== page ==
ISRI learned that the U.S. operations of CCIC North America have been suspended for one month, effective May 4 through June 4. As a result no inspections can be arranged or certificates issued during this period.
In an announcement by the General Administration of Customs (English
) on May 3, the U.S. operations of CCIC North America were suspended for one month beginning on May 4, which was confirmed in a letter
from CCIC to its customers. As a result no inspections can be arranged or certificates issued during this period. The Chinese Government will accept shipments that were shipped with CCIC certificates dated prior to May 3, although they will be subject to 100% inspections and are not guaranteed entry. There is no doubt that these measures will severely impact U.S. scrap exports to China.
The General Administration of Customs intends to further strengthen inspection and supervision procedures for the import of "wastes as raw materials." According to the Notice, the following steps are being taken as a result of the failure of "multiple shipments" arriving at Chinese ports to meet the government's environmental protection standards:
· Beginning May 4, all shipments arriving from the U.S. will be required to be 100% opened for inspection. Shipments containing the following materials will be subject to 100% examination with “lab testing analysis:” “thermosetting plastic waste and scrap of plastics, metal scrap containing powdery substance, and waste paper carrying special paper that is hard to identify (such as silicone oil paper, wax-dipped paper, thermosensitive paper, moisture-proof paper, etc.), and waste paper mixed with suspected hazardous materials."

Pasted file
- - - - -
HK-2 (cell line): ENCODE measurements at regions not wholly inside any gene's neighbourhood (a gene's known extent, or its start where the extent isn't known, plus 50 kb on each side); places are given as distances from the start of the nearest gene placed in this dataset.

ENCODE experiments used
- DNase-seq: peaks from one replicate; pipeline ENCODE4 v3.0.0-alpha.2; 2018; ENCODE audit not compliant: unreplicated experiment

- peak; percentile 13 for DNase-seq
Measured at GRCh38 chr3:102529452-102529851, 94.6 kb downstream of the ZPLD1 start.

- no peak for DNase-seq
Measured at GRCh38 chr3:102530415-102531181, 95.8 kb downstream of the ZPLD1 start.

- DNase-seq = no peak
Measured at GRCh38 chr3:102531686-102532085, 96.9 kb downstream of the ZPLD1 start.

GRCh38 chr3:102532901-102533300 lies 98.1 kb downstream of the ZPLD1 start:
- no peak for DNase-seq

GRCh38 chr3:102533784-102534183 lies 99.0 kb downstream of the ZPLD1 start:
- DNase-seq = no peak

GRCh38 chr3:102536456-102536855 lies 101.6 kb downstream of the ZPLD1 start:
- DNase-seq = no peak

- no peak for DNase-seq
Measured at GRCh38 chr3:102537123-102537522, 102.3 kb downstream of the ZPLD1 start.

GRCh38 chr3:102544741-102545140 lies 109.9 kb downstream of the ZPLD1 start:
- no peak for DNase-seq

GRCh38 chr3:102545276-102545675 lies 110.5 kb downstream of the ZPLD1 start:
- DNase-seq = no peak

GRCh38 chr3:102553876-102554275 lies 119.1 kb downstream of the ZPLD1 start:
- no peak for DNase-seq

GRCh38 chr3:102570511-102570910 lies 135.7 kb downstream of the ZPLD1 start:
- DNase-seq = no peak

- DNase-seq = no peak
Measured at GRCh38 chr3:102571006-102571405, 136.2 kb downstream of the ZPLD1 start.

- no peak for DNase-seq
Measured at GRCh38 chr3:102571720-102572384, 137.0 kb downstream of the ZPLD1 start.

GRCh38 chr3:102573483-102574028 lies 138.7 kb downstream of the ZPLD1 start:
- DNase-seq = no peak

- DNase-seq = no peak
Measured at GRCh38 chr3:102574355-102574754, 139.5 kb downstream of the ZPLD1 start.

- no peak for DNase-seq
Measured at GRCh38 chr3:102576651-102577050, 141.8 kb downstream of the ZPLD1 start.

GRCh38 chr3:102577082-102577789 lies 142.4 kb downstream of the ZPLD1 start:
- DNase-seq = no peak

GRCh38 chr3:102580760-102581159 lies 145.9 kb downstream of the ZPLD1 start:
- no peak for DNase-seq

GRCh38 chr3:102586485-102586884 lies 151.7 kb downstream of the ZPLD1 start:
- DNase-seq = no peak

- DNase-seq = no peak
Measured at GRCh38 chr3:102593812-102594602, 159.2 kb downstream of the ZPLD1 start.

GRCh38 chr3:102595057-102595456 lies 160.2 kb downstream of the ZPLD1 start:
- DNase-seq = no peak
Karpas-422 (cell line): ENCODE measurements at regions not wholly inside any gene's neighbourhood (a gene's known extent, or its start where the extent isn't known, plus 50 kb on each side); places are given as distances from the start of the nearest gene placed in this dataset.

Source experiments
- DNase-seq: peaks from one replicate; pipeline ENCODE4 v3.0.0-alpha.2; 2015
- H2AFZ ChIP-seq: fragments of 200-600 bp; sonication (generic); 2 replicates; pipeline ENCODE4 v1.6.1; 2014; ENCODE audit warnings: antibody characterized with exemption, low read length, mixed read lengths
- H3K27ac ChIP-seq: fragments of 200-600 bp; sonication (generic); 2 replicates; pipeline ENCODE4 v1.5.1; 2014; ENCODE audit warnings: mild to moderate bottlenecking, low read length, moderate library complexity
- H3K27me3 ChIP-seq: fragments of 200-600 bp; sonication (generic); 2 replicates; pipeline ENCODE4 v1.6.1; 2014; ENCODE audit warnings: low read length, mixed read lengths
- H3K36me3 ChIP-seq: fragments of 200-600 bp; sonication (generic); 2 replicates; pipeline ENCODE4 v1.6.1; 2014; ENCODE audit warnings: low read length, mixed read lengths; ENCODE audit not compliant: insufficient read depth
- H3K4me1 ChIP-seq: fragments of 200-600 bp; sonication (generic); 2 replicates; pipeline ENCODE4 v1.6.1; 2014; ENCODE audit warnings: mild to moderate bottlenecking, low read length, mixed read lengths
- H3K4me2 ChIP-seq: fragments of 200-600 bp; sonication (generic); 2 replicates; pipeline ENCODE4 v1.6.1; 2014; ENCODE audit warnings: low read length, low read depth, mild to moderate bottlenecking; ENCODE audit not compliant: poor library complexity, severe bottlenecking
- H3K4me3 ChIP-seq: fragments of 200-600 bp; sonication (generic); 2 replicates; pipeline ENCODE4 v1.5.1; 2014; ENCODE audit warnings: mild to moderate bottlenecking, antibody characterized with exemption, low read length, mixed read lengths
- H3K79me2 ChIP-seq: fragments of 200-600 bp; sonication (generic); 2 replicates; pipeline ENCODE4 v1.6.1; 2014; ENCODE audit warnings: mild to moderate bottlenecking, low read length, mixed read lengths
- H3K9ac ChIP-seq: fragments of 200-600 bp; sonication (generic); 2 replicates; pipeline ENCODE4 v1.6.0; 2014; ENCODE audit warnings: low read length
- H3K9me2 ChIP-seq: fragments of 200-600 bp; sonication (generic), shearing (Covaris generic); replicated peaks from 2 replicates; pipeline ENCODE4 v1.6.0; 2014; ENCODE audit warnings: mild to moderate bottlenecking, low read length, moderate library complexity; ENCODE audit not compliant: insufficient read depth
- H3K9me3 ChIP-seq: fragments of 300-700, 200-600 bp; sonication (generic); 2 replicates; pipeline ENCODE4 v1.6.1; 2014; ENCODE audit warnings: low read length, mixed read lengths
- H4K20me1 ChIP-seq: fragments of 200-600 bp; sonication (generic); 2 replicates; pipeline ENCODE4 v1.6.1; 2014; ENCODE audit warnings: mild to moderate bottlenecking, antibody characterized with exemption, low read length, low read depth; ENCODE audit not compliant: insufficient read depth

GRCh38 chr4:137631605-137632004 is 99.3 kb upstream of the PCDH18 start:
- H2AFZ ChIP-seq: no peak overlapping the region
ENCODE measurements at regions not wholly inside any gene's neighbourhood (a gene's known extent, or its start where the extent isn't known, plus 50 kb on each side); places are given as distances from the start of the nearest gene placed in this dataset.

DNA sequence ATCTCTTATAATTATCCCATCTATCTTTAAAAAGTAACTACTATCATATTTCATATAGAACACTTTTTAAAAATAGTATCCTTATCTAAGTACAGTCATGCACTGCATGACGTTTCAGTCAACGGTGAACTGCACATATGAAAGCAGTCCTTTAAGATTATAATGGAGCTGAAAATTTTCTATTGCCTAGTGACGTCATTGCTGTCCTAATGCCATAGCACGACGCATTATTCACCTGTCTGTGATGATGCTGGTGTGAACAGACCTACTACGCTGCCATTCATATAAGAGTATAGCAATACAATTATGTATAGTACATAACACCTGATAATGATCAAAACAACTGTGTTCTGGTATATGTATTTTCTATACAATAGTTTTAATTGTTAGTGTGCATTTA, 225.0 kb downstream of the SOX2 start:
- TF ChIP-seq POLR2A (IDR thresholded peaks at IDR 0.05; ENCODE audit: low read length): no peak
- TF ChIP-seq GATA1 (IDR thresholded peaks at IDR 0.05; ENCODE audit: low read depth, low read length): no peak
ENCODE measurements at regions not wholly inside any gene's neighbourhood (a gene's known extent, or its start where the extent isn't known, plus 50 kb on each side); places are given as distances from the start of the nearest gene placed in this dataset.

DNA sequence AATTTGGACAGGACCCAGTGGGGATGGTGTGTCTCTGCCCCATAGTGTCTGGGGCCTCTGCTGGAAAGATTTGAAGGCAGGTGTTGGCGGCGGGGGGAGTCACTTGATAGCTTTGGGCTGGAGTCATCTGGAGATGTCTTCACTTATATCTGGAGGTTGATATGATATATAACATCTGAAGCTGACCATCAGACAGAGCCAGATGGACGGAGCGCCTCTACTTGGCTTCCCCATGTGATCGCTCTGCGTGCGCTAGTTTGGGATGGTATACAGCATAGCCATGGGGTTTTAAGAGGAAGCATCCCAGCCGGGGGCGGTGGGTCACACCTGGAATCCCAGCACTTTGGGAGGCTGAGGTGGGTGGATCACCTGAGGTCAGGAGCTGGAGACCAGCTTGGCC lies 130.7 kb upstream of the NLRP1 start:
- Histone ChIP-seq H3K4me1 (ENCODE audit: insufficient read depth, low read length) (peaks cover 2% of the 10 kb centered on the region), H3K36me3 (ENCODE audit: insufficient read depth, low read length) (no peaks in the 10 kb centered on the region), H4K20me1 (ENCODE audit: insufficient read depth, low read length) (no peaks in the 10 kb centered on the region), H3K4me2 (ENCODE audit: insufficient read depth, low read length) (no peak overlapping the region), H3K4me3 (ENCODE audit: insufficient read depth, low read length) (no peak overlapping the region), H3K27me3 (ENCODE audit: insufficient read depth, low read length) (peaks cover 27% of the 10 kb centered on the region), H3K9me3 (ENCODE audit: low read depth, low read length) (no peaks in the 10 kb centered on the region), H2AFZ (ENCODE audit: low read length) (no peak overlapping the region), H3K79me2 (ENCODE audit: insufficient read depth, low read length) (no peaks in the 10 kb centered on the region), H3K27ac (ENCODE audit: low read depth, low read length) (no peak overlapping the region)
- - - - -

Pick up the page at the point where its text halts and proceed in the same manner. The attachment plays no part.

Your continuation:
· CCIC NA has been suspended from performing inspections and issuing certificates for scrap materials bound for China effective tomorrow and continuing through June 4.
o CCICNA has been placed on an "Class A risk early alert measure." This penalty is aligned with AQSIQ regulations issued late last year that became effective February 1 and includes new guidelines for holding exporters and inspectors responsible for shipments that fail to meet quality standards.
o Those same AQSIQ regulations also allow independent inspection companies to apply for a Chinese government license to issue pre-shipment inspection certification for scrap exports. Unfortunately, we believe there have been no licenses issued to any inspection company outside of CCICNA since February 1st, thus the penalty has been placed on the industry's only option for pre-shipment inspection and thus effectively shuts down trade.
· Port inspectors are directed to carefully review inspection and shipping documents to verify, among other information, that the pre-shipment inspection certificate was issued before shipping, proper pre-shipment inspection was conducted, and all addresses and other information is accurate.
Operating During CCICNA Suspension